Dr. Lai’s son practices his saxophone with headphones on, while Dr. Kardos’s son rarely remembers to protect his ears while practicing drums. While admirable that they both practice their instruments, guess which one is more at risk for teen hearing loss?
Sound is described by decibels (loudness) and by frequency (pitch) measured in hertz. An example of a high frequency sound is a person whispering. A very high frequency noise is the sound of a dog whistle. By thirty years old, almost everyone experiences some hearing loss at frequencies above 15 hertz. If you are this age, this is why everyone now seems to mumble at parties. A few years ago, teens capitalized on this natural hearing loss phenomenon with “mosquito” ringtones– high frequency cell phone rings heard only by younger ears but not by prying adult ears. For kicks, check out your ability to hear high frequencies at this non-scientific site.
Exposure to loud sounds at high decibels hastens the natural progression of high frequency hearing loss. The ringing in the ears after a loud concert or a day of weed-wacking is the “sound” of hearing loss occurring. Damage to the hearing nerve (cochlear nerve) in an ear can occur from a one time exposure to dangerously high decibels or from repetitive exposure over time.
What is the margin of safety?
- Sounds above 85 decibels cause damage.
- Those below 75 decibels rarely cause problems.
- The humming of a refrigerator is 40 decibels.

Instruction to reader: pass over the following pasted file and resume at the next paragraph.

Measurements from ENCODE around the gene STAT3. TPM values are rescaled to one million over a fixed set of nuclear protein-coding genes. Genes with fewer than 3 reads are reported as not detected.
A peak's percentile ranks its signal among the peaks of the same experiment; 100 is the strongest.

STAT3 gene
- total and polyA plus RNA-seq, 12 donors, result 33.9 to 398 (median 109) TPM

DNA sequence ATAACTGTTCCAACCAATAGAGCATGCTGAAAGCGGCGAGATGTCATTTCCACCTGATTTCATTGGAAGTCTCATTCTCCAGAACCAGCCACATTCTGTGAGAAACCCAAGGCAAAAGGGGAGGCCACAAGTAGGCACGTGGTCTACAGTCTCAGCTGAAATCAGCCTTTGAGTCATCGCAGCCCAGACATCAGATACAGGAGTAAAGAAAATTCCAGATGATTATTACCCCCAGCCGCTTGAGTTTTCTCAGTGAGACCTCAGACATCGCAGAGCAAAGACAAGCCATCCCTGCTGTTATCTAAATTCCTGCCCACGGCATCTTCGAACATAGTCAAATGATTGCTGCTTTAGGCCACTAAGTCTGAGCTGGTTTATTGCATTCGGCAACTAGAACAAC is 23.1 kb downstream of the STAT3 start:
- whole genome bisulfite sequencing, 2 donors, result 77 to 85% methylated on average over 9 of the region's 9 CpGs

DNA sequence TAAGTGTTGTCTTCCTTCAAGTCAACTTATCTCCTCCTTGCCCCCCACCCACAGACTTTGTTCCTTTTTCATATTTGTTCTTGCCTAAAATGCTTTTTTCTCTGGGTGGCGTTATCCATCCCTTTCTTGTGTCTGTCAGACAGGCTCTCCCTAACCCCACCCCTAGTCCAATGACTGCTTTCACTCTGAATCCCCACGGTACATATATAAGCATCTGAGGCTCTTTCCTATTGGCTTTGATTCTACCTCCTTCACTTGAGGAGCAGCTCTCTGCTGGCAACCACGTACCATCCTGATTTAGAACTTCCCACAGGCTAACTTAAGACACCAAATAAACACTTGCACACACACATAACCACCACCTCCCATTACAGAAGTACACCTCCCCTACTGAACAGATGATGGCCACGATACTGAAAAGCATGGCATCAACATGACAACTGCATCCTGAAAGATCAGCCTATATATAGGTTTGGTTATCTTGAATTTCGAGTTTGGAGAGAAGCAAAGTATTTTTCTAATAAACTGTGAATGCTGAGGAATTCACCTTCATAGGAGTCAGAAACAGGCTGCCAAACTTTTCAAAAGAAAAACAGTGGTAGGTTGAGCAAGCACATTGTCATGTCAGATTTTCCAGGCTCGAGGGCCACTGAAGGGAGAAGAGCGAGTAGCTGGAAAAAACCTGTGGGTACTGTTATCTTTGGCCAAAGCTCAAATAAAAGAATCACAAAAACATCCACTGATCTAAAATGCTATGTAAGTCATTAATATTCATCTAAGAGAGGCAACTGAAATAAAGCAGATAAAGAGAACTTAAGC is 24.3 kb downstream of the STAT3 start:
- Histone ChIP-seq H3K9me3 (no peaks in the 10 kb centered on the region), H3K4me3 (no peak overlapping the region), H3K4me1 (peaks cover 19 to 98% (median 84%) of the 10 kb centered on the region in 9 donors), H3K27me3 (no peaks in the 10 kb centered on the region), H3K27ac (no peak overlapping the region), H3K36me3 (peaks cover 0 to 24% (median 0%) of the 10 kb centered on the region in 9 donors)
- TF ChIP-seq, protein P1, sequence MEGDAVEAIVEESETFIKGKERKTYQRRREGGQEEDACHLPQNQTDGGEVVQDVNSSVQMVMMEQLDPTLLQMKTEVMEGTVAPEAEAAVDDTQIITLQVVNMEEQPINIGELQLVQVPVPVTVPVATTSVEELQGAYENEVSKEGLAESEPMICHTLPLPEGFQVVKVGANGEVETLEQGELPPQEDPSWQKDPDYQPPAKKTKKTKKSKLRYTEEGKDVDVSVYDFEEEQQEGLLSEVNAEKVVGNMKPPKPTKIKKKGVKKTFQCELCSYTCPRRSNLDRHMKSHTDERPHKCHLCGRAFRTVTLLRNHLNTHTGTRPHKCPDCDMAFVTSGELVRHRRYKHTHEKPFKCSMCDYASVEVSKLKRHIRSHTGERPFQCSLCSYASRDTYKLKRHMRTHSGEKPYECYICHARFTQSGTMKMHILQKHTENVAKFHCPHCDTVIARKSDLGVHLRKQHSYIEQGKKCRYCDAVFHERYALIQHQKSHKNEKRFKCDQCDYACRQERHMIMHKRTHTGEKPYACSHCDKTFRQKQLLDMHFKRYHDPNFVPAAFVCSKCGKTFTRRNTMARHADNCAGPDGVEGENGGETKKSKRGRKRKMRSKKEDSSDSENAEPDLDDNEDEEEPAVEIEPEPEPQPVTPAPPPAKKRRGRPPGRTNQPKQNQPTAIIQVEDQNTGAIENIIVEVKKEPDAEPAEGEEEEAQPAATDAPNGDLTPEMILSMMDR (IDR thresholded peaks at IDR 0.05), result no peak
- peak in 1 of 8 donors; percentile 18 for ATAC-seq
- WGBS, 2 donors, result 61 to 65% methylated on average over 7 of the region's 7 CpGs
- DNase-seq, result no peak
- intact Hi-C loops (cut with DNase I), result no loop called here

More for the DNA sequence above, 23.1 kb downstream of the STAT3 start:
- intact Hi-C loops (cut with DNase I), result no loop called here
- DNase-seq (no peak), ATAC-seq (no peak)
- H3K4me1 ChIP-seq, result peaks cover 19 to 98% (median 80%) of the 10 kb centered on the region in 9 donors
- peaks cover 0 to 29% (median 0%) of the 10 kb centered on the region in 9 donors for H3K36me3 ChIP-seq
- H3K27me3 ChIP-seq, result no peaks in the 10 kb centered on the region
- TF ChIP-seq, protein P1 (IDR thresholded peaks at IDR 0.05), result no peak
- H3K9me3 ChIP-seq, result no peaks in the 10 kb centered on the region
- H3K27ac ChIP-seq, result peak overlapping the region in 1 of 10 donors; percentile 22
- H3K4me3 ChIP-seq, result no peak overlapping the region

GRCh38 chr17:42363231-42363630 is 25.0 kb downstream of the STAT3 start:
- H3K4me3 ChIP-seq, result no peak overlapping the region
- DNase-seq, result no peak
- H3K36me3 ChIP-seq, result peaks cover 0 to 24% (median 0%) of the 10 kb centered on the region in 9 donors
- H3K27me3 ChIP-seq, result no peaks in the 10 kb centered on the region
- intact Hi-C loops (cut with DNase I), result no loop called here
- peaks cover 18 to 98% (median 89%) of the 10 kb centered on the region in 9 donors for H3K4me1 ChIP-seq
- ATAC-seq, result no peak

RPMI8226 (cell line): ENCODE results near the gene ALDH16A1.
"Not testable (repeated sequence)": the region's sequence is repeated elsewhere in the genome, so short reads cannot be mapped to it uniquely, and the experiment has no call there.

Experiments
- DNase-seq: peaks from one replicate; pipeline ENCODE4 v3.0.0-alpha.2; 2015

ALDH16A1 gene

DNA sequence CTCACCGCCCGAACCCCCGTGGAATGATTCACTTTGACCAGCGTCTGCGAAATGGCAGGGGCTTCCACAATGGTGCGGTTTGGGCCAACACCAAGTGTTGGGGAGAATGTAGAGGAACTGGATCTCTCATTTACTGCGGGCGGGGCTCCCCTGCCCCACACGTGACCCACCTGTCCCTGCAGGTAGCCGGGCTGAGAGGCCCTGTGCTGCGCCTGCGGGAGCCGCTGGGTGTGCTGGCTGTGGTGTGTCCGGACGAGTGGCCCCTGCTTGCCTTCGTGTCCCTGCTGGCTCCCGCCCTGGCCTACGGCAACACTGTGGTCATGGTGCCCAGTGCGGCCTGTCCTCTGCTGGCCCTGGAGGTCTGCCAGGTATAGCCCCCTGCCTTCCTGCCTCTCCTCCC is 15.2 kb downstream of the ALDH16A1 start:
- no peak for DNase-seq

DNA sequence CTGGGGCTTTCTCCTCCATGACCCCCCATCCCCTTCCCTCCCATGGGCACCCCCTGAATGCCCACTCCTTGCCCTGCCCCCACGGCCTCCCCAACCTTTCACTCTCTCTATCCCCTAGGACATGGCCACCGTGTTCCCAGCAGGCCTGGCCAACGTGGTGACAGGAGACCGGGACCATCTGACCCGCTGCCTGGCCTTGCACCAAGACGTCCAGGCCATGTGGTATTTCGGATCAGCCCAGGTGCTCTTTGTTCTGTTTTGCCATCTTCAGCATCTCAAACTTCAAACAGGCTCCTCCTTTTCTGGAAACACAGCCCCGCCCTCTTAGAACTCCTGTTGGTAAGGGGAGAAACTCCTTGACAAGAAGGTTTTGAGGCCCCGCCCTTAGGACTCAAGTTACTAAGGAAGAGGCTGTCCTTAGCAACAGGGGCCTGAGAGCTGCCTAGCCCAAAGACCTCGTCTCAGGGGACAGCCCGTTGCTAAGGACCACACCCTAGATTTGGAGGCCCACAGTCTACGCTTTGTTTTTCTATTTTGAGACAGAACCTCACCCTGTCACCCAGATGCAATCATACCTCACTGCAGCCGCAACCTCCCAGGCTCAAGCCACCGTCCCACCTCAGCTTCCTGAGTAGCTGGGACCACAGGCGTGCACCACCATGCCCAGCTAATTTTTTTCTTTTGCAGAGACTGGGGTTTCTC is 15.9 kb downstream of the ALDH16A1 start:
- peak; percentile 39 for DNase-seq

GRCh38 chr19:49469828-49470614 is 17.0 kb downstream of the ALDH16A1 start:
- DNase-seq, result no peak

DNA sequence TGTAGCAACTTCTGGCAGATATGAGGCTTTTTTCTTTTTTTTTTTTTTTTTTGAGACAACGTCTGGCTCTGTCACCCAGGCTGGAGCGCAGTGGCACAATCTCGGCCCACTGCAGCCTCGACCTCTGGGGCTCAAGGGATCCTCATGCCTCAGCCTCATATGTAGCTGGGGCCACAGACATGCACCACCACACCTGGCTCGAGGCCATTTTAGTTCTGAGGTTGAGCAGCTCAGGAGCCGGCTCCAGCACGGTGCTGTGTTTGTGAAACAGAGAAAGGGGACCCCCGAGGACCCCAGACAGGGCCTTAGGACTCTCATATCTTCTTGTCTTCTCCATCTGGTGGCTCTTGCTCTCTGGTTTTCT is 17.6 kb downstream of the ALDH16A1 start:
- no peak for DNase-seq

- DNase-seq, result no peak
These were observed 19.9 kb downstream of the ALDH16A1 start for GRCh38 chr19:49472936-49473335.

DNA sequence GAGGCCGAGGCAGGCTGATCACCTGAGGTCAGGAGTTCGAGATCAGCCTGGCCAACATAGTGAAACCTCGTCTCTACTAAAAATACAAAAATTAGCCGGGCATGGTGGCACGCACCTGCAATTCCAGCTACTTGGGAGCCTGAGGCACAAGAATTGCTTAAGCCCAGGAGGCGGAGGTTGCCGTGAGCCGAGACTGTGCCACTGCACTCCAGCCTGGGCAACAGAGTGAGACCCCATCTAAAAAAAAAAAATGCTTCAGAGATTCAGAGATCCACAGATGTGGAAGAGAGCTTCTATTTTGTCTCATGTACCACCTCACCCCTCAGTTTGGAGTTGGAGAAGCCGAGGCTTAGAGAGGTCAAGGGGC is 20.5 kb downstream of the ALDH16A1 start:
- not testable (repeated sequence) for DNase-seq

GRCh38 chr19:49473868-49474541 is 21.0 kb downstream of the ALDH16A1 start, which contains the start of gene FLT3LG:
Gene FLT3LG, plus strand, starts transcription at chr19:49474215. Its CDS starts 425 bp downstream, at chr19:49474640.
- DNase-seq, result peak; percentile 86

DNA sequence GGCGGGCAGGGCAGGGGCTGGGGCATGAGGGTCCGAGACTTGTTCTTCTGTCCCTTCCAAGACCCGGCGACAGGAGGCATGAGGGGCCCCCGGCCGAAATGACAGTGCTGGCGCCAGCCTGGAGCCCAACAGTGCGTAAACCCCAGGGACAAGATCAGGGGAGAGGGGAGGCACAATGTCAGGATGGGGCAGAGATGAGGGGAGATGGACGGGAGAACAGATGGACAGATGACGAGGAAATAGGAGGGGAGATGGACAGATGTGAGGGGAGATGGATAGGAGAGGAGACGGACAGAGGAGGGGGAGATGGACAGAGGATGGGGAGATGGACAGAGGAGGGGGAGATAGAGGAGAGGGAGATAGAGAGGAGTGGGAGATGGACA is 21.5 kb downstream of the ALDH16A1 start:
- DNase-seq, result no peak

- Ordinary conversations are 60 decibels.
- City traffic registers at 80 decibels.
- Lawn mowers and hair dryers are around 90 decibels.
- Firecrackers explode at 120-140 decibels.
- After two minutes, exposure to rock concerts (which usually register at 110 decibels) may cause damage.
- For lawn mowing, the permissible exposure time of exposure is some time between 2-4 hours.
This site gives maximum recommended lengths of time for exposure to loud sounds.
When we last published a post on teen hearing loss five years ago, there was concern that amongst teens, high frequency hearing loss was on the rise. Turns out this may not be the case, however, there is still concern that teens are putting themselves at risk for hearing loss from their frequent use of headsets and earbuds. Because of differences in ear buds and how music is recorded, there is no uniform way to regulate the volume reaching your teen’s ears. However, as a general rule of thumb, if you can hear your teen’s music playing when he has ear buds in, it’s too loud. Kids should be able to hear normal conversations even when their devices are on. Frequently asked questions about sound settings for Apple devices can be found at the Apple site. Encourage your kids to protect hearing by turning down the sound, and by using ear plugs or sound blocking headphones when appropriate.
Finally, we should mention signs of “selective hearing loss.” Many parents describe this form of “hearing loss” in the office. In these cases, a child does not hear her mom admonish “Clean your room,” yet hears her mom whisper “Let’s go out for ice cream.”
Even if your teen can hear, he may not listen!
Julie Kardos, MD and Naline Lai, MD
©2018 Two Peds in a Pod®